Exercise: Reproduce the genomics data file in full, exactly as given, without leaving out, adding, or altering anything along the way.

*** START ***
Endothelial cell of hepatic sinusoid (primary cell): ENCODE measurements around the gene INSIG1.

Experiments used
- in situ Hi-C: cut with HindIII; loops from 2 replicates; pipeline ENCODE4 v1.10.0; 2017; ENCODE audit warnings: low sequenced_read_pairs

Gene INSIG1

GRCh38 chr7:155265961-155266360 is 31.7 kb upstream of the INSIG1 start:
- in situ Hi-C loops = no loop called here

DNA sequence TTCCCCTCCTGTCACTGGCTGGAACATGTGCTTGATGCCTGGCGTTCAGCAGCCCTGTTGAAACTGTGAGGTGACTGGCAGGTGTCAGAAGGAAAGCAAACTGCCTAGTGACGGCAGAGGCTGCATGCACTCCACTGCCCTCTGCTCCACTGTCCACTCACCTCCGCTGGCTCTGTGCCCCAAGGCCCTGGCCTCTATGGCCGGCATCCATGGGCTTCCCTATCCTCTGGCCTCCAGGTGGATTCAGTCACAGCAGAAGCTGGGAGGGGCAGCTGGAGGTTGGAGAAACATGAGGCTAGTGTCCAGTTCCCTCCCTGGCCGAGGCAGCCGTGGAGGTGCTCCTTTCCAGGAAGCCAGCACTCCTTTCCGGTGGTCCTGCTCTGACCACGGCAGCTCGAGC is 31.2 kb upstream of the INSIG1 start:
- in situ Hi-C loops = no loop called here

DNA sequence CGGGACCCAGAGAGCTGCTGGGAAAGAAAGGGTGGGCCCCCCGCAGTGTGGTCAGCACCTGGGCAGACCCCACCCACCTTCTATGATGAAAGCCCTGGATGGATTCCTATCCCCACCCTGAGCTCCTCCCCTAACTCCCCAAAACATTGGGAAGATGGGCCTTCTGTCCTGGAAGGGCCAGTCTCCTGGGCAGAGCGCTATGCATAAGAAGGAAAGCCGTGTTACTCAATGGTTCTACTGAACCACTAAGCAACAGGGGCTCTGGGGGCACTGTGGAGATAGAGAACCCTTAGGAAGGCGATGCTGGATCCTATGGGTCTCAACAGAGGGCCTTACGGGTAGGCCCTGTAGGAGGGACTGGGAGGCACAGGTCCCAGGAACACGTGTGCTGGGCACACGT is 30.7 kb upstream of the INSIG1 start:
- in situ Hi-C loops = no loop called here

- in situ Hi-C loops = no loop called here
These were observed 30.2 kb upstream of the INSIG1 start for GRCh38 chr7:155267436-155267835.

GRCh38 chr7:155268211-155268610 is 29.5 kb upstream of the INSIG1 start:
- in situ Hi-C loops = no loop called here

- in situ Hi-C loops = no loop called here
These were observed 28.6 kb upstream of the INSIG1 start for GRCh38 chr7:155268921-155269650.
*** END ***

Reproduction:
Endothelial cell of hepatic sinusoid (primary cell): ENCODE measurements around the gene INSIG1.

Experiments used
- in situ Hi-C: cut with HindIII; loops from 2 replicates; pipeline ENCODE4 v1.10.0; 2017; ENCODE audit warnings: low sequenced_read_pairs

Gene INSIG1

GRCh38 chr7:155265961-155266360 is 31.7 kb upstream of the INSIG1 start:
- in situ Hi-C loops = no loop called here

DNA sequence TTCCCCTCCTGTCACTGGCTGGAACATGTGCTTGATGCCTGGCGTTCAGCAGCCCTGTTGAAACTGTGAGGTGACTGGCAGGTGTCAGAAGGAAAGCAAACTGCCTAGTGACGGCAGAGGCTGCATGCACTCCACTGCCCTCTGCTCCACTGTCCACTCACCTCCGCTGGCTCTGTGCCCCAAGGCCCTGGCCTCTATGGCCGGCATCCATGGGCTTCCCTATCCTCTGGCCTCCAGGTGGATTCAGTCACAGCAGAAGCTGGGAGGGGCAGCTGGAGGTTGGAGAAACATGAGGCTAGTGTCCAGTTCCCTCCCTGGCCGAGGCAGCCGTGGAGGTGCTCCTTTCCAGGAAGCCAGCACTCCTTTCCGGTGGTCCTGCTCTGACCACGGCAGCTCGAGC is 31.2 kb upstream of the INSIG1 start:
- in situ Hi-C loops = no loop called here

DNA sequence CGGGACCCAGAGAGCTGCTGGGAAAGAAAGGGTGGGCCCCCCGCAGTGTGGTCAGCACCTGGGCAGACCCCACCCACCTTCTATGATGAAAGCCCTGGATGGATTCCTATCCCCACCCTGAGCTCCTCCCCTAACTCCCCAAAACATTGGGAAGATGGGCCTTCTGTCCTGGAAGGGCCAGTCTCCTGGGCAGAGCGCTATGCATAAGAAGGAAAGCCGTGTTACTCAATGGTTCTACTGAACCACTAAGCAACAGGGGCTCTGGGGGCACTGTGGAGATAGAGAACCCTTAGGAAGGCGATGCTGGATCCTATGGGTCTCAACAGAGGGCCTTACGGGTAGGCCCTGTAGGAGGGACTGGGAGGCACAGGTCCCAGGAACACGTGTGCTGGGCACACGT is 30.7 kb upstream of the INSIG1 start:
- in situ Hi-C loops = no loop called here

- in situ Hi-C loops = no loop called here
These were observed 30.2 kb upstream of the INSIG1 start for GRCh38 chr7:155267436-155267835.

GRCh38 chr7:155268211-155268610 is 29.5 kb upstream of the INSIG1 start:
- in situ Hi-C loops = no loop called here

- in situ Hi-C loops = no loop called here
These were observed 28.6 kb upstream of the INSIG1 start for GRCh38 chr7:155268921-155269650.